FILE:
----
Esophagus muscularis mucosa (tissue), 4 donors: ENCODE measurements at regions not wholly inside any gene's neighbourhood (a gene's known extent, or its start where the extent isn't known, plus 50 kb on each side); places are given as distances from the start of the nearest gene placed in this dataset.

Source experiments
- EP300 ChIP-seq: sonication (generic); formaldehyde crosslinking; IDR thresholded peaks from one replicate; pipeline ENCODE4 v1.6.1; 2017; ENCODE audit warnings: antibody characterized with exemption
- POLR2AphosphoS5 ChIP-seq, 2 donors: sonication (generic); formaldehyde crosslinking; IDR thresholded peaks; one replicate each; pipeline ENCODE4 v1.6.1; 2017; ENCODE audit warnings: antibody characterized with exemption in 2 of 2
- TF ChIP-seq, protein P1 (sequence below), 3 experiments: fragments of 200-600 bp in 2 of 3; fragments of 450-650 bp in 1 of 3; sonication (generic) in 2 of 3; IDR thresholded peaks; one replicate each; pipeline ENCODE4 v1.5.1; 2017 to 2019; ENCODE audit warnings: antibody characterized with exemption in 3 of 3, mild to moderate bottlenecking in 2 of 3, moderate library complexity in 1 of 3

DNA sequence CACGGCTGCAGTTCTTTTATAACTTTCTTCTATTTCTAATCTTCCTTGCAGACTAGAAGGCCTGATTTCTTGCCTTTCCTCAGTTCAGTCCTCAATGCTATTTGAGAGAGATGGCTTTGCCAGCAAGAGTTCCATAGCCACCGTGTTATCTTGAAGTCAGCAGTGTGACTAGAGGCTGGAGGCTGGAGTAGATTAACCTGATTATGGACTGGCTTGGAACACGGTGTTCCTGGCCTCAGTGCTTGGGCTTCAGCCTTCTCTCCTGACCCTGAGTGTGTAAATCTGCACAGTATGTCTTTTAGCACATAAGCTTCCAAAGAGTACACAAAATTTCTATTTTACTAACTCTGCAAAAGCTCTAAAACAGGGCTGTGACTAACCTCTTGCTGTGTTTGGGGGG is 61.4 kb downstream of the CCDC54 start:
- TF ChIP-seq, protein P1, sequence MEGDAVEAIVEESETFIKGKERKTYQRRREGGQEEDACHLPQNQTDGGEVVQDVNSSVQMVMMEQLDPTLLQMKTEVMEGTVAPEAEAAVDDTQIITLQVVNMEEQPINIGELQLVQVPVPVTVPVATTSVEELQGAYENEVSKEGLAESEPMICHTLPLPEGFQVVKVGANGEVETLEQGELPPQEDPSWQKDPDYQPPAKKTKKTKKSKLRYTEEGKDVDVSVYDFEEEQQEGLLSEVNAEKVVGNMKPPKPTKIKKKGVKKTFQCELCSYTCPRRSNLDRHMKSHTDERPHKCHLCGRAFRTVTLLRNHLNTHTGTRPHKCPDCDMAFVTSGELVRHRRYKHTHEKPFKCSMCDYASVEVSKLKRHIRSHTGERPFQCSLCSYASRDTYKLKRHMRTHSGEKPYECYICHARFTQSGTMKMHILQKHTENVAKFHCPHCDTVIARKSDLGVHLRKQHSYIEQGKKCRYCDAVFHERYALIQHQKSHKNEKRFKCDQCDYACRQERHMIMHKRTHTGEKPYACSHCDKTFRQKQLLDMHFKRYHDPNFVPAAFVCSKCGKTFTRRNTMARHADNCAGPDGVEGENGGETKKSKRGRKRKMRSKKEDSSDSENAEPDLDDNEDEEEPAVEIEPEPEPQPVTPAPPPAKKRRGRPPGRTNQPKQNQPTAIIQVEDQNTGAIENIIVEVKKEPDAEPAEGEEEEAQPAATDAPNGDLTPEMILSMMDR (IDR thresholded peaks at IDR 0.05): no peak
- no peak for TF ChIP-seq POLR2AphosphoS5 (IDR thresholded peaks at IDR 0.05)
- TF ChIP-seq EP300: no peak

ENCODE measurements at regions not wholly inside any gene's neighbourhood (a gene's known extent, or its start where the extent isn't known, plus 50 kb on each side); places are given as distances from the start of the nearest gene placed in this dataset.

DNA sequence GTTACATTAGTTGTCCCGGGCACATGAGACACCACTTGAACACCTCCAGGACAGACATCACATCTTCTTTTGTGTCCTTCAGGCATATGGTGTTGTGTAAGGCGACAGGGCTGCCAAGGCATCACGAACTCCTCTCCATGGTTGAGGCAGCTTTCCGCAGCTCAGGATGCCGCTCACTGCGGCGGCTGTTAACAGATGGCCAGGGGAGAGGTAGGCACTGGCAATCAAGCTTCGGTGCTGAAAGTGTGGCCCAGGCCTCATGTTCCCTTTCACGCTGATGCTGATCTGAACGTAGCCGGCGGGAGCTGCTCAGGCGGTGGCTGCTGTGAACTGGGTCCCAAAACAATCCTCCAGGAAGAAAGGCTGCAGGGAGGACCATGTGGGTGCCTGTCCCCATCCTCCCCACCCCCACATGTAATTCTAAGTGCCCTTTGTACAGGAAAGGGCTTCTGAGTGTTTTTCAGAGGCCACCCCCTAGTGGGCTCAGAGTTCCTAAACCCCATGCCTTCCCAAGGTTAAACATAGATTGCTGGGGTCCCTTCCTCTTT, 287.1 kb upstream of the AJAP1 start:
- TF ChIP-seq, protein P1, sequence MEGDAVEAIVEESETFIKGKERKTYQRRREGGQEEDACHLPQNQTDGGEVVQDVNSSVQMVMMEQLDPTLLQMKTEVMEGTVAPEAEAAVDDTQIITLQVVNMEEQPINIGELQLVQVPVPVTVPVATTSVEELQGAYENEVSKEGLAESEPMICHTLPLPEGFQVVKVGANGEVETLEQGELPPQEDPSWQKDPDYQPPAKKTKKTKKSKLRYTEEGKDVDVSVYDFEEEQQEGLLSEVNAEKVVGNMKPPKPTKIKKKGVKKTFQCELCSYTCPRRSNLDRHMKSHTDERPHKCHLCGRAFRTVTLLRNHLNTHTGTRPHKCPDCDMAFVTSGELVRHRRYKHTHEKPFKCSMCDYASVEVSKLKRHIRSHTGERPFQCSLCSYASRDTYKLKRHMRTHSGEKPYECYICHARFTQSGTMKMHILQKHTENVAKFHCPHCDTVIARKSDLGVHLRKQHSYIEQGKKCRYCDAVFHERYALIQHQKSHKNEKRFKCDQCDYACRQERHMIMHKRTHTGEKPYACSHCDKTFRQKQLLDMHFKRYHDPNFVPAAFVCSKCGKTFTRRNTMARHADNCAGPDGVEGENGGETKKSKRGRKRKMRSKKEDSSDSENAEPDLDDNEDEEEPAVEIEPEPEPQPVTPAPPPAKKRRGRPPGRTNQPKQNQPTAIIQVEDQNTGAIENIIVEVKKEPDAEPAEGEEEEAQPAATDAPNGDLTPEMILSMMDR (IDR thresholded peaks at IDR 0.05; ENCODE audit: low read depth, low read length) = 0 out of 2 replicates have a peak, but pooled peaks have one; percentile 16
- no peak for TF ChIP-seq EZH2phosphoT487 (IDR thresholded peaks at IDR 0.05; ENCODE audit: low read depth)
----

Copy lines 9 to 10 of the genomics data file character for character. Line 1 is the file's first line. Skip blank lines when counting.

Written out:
- TF ChIP-seq EP300: no peak

ENCODE measurements at regions not wholly inside any gene's neighbourhood (a gene's known extent, or its start where the extent isn't known, plus 50 kb on each side); places are given as distances from the start of the nearest gene placed in this dataset.